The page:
Hi all! The winners have been drawn and Fletcher is in the process of notifying them now. I’m not sure how they are divvying up the ebook/paperback split, so I’m not including the announcement here for fear I would announce it wrong. Because, you know, I’m me and that’s just the way I roll, a little wobbly and veering constantly to the left.
Anyway…Congratulations to the winners and thanks to Fletcher and Ylva for their generosity.
Excuse me while I have a SERIOUS fan-girl-sqee moment.
***pause for dramatic effect***
Now, let me explain my love for all things Fletcher. She’s amazing. No, really. AMAZING! Or, rather, her writing is. We’ve never met, I’ve only swooned from afar, so I can’t actually attest to her awesomeness. But I bet it’s awesome nonetheless.
And she has this awesome website: http://www.chroniclesofalsea.com/
You know what? Read her blog, and then buy her book, and then let me know how right I am. If you need further proof, check out her interview over at Cocktail Hour. BUT, before you run off to do that, I should tell you that her publisher, Ylva Publishing, is giving away FOUR FREAKING COPIES OF THE CAPHENON. FOUR! Two paperback, and two ebook. Leave a comment below and that’ll enter you in the drawing. I’ll pick the winner on Friday, March 27. And I promise not to draw my own name four times. That’s impossible anyway, since I’m not allowed to enter…
Yeah. So, good luck!
I don’t read science fiction, but I loved this book
by Fletcher DeLancey
My science fiction novel The Caphenon was released two weeks ago, and I’ve learned something interesting since then: many people think they don’t like science fiction. But if they’re asked, “Do you like books with great character development and emotional connections?”—then the answer is usually yes. Which means, they like good science fiction.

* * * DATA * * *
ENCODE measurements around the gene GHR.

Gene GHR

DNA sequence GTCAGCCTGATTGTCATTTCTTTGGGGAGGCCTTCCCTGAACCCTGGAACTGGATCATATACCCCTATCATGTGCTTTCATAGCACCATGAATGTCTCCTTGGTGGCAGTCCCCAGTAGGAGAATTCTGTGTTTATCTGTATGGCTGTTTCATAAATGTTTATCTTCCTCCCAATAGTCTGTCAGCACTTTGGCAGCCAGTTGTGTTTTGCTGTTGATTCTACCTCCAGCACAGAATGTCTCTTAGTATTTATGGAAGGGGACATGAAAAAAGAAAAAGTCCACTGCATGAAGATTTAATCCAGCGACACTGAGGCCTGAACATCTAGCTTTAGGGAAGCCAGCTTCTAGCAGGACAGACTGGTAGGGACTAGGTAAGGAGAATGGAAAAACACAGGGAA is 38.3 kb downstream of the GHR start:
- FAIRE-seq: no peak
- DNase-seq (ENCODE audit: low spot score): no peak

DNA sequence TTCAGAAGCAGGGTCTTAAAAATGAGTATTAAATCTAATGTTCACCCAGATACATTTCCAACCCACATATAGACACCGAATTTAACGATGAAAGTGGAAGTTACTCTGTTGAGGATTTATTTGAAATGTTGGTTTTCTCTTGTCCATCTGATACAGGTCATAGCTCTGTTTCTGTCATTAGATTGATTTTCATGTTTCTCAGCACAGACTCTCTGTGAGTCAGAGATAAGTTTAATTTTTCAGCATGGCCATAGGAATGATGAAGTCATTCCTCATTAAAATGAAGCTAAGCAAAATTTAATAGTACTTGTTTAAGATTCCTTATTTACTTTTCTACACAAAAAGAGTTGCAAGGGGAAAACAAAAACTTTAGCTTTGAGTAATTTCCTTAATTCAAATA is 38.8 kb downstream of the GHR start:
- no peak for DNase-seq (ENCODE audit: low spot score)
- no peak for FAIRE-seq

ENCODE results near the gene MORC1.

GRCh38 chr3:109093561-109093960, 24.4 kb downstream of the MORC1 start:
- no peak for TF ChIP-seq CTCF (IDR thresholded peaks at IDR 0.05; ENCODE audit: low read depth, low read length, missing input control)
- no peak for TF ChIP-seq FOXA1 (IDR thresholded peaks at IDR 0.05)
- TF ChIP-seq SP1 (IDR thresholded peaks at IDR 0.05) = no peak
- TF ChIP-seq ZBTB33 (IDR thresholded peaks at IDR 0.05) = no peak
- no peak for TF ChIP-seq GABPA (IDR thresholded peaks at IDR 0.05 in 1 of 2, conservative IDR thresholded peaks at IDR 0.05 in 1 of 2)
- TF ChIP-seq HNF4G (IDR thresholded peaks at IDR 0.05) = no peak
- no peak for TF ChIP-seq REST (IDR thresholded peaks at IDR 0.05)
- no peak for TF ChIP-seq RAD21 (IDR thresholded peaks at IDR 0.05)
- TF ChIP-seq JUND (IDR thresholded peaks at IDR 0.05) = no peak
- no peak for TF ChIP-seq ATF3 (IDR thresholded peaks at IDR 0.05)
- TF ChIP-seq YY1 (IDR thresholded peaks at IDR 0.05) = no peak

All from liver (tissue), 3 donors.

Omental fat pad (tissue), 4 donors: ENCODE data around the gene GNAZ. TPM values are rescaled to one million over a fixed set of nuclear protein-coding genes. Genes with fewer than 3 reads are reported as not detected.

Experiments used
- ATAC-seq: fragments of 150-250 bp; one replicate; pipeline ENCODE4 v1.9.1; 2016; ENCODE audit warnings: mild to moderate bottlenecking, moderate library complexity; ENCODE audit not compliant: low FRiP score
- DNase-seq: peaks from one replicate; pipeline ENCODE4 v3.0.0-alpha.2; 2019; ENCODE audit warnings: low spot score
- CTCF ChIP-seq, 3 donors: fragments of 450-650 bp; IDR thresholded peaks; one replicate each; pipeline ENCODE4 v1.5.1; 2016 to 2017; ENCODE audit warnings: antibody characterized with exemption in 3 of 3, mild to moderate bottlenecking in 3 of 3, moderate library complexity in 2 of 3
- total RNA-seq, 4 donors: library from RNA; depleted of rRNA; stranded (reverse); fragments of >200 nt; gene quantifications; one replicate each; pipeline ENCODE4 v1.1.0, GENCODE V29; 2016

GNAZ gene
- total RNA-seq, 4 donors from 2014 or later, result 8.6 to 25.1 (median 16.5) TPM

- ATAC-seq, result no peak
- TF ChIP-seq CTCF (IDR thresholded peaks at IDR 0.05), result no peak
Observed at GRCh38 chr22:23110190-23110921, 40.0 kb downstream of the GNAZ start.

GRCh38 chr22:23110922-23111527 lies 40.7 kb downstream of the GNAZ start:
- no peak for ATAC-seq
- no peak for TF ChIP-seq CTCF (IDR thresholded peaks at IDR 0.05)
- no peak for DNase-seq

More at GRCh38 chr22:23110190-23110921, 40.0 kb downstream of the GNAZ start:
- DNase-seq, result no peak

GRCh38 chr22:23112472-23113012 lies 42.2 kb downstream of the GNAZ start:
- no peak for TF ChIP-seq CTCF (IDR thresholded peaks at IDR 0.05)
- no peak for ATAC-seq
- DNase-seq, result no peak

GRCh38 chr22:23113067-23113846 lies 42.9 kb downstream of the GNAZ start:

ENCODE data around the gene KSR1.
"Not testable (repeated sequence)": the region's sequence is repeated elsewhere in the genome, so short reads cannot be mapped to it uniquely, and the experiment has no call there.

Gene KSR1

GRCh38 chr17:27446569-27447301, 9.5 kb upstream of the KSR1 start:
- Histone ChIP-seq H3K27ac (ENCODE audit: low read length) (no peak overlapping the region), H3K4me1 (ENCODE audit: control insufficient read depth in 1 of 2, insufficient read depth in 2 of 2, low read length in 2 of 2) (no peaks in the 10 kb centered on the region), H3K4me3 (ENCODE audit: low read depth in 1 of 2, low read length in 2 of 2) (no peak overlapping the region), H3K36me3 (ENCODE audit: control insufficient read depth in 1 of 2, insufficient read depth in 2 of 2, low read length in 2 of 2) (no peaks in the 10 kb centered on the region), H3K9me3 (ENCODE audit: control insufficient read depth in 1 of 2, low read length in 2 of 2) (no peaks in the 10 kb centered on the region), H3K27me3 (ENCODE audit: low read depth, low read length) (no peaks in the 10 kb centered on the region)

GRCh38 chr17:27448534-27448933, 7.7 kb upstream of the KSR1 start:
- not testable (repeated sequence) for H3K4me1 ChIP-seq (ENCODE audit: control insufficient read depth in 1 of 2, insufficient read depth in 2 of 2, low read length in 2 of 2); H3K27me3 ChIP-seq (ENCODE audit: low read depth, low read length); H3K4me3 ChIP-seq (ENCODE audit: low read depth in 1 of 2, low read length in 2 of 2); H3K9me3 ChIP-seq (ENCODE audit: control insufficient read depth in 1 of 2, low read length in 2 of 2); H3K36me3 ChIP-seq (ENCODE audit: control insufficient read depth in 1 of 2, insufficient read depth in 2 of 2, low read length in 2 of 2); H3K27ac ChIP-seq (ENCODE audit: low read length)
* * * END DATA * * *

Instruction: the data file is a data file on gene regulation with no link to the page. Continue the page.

Science fiction and its sister genre, fantasy, both carry a reputation for being all about dressing rather than heart. Fantasy brings to mind dragons and wizards and shapeshifters, and if you’re not into those, why would you read it? But the Harry Potter series was fantasy. Millions of people who probably never thought of themselves as fantasy fans read it and loved it, because it was really about people.
By the same token, science fiction brings to mind spaceships and robots and massive laser-gun battles…but the original Alien was a tight, gripping psychological thriller in which we rooted for Ripley because she was smart and courageous, and she had to overcome the doubts of her coworkers, the evil machinations of her employer, and her own self-doubt to survive. Alien could have been called Ripley, because the movie was really all about her. It wasn’t about the spaceship she rode in on, or even about the alien.
Now, here’s where science fiction gets its bad rep. Alien had several sequels. Though the first sequel was not as good as the original, it was still decent science fiction—because it was still about Ripley and her transformation from a lonely, haunted woman who had no life to an adoptive mother willing to face down her greatest terror to save a little girl. But then came the other sequels. They stopped being about Ripley, or about any personal journey, and were instead about killing and/or developing monsters. Period. And that’s when they stopped being good science fiction. (Opinions may vary, of course.)